09 April, 2012

09 April 1945

V-MAIL

438th AAA AW BN
APO 230 % Postmaster, N.Y.
9 April, 1945
Hello darling!

Well – in about two hours I get on a train and head back. Frankly, I’m pooped. But it has been worth it. We really covered Paris, dear, and if we ever get a chance to come here some day – this is another place I’ll be able to show you.

You certainly get out of touch with the war here – but in a couple of days – we’ll be back in full swing. I hope you excuse the consecutive V-mails, sweetheart, but I’ve been on the go for 3 days steady. But I’ll get on my horse when I get back, dear – and tell you all about everything. I can tell you now that I love you more than ever and would love to have had you here these past 3 days.

All my love –
Greg

"From Holland into Germany"
Returning from Paris Leave - 09 April 1945

* TIDBIT *

about Cautious Optimism

Map from Normandy to Victory: The War Diary of General Courtney H. Hodges,
copyright 2008 by the Association of the United States Army, p360.

From TIME magazine, 9 April 1945, Vol. XLV, No. 15, comes this article titled "World Battlefronts, WESTERN FRONT: On History's Edge".
Nine Allied armies, knifing into central Germany, trapped one Nazi army group and were on the verge of cutting off a second. In this week, on the edge of history, the outnumbered, outmaneuvered, broken Wehrmacht faced the chilling prospect of losing two-thirds of its strength in the west.

Completely encircled in the industrial Ruhr—Germany's last important source of coal, power and war machines—were some 100,000 troops of Field Marshal Walter Model's Army Group B. Rapidly pulling out of The Netherlands in a race against the British was Field Marshal Johannes Blaskowitz' Army Group H. The British were well on the road to Bremen, Hamburg and Wilhelmshaven. If they won the race, then Blaskowitz's fight was virtually over.

Field Marshal Johannes Blaskowitz

But the Allies were not merely waiting for that trap to spring. American and British tank columns cut eastward along Adolf Hitler's wide superhighways with overwhelming power. The farthest advanced Americans were only 198 miles from the nearest Russians. What was left to the Germans for the defense of Berlin, of Leipzig and Munich was a beaten, confused, retreating mass that could turn to fight only in knots of resistance. The last hope of the Nazi command seemed to be only this: abandon the north-south defense of Germany as speedily as possible and pivot to hold the southern bastion of the Bavarian Alps for a final, suicidal defense.

And even that hope was in danger. If the western Allies and the Russians, beating up from the Austrian frontier, could meet quickly, the bastion would be useless. Allied tank columns tore southeast toward Nürnberg at week's end.

Arms Around the Ruhr. The Ruhr encirclement—major prize in a week of blue ribbon advances—was a product of two armies. Lieutenant General William H. Simpson's U.S. Ninth (under the tactical direction of Field Marshal Sir Bernard L. Montgomery) threw one arm around the top. Lieutenant General Courtney H. Hodges' First Army (under General Omar N. Bradley's Twelfth Army Group) turned north, tore through the last German defenses to wrap the other arm. The Ninth and the First shook hands at a street corner in the little town of Lippstadt on Easter Sunday. A First Army commander found Colonel Sidney R. Hinds giving orders to his combat team of the Ninth. Said a nearby corporal: "That makes it formal."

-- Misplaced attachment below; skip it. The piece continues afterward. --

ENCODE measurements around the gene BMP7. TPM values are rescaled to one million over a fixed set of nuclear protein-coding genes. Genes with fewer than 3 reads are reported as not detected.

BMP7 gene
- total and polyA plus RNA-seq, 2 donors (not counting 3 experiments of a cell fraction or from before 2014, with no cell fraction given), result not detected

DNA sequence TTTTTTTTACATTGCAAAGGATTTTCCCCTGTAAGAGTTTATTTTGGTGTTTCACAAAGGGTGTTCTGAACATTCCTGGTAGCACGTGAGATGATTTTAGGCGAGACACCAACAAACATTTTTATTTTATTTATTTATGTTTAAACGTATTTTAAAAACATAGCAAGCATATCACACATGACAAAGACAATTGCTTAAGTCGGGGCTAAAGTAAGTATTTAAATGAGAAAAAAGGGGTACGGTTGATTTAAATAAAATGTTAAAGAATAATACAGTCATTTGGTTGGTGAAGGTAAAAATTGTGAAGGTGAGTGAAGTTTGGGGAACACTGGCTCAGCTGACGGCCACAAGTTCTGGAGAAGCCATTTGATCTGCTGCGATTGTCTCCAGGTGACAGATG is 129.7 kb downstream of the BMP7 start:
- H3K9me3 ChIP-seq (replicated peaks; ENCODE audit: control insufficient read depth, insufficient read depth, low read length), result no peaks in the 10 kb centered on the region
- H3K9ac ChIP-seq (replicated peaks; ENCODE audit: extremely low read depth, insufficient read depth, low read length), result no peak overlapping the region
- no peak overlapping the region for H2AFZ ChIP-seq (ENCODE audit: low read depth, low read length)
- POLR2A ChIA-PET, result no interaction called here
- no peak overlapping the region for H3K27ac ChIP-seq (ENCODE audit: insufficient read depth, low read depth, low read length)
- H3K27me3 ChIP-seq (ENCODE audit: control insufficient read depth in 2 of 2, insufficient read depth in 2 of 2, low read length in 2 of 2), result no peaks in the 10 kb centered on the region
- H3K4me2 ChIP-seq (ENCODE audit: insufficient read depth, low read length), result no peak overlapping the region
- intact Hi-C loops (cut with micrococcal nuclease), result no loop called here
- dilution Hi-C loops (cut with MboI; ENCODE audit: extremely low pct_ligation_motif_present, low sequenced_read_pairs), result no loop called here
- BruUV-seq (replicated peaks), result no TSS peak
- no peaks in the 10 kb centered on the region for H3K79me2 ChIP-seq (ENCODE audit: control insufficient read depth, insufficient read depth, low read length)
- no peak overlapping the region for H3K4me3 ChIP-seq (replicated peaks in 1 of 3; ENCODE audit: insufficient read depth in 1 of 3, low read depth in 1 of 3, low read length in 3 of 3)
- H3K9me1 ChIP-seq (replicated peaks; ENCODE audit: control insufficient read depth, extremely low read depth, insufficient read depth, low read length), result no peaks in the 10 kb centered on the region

On to Bremen. In the north the growing British threat to seal off The Netherlands was suddenly revealed. After five days of news blackout, cautious Field Marshal Montgomery lifted the curtain a little. His British Second Army was making spectacular strides into the Westphalian plain along the hedge-lined roads. His drive swung up into the cathedral town of Münster, and was reported this week hightailing northward less than 75 miles from Bremen.

In the U.S. Third Army sector, Lieutenant General George S. Patton's armor had driven into the outskirts of Kassel. South of Patton, Lieutenant General Alexander M. Patch's U.S. Seventh Army—a late starter across the Rhine—was one of the farthest east. South of Patch this week the French First Army jumped across the Rhine to join the fight in the Karlsruhe area. Somewhere between Patton and Hodges to the north, the U.S. Fifteenth Army came into battle.
Another article in the same issue of TIME,"World Battlefronts, THE WAR: The Armor and the Ax", hinted that the end of the war was near:
In western Europe U.S. spearheads sealed off the great Ruhr industrial area, British and Canadian troops curved a trap around The Netherlands. The entire German military situation was collapsing. General Eisenhower called upon the beaten enemy to yield.

In the western Pacific U.S. forces stormed into the key Ryukyu Islands,less than 400 miles from Japan's heartland, against opposition which was, at least in the beginning, fantastically light. Ice-calm Fleet Admiral Chester W. Nimitz relaxed his studied reserve enough to admit: "Our final decisive victory is assured."

In the sixth year of war the Allied peoples had learned patience and caution, learned that victory could be long in coming. But last week even the most cautious could agree that victory had been brought a long step nearer. It was a week in which the Axis armor cracked wide open,and the Allied ax bit deep into muscle and bone.

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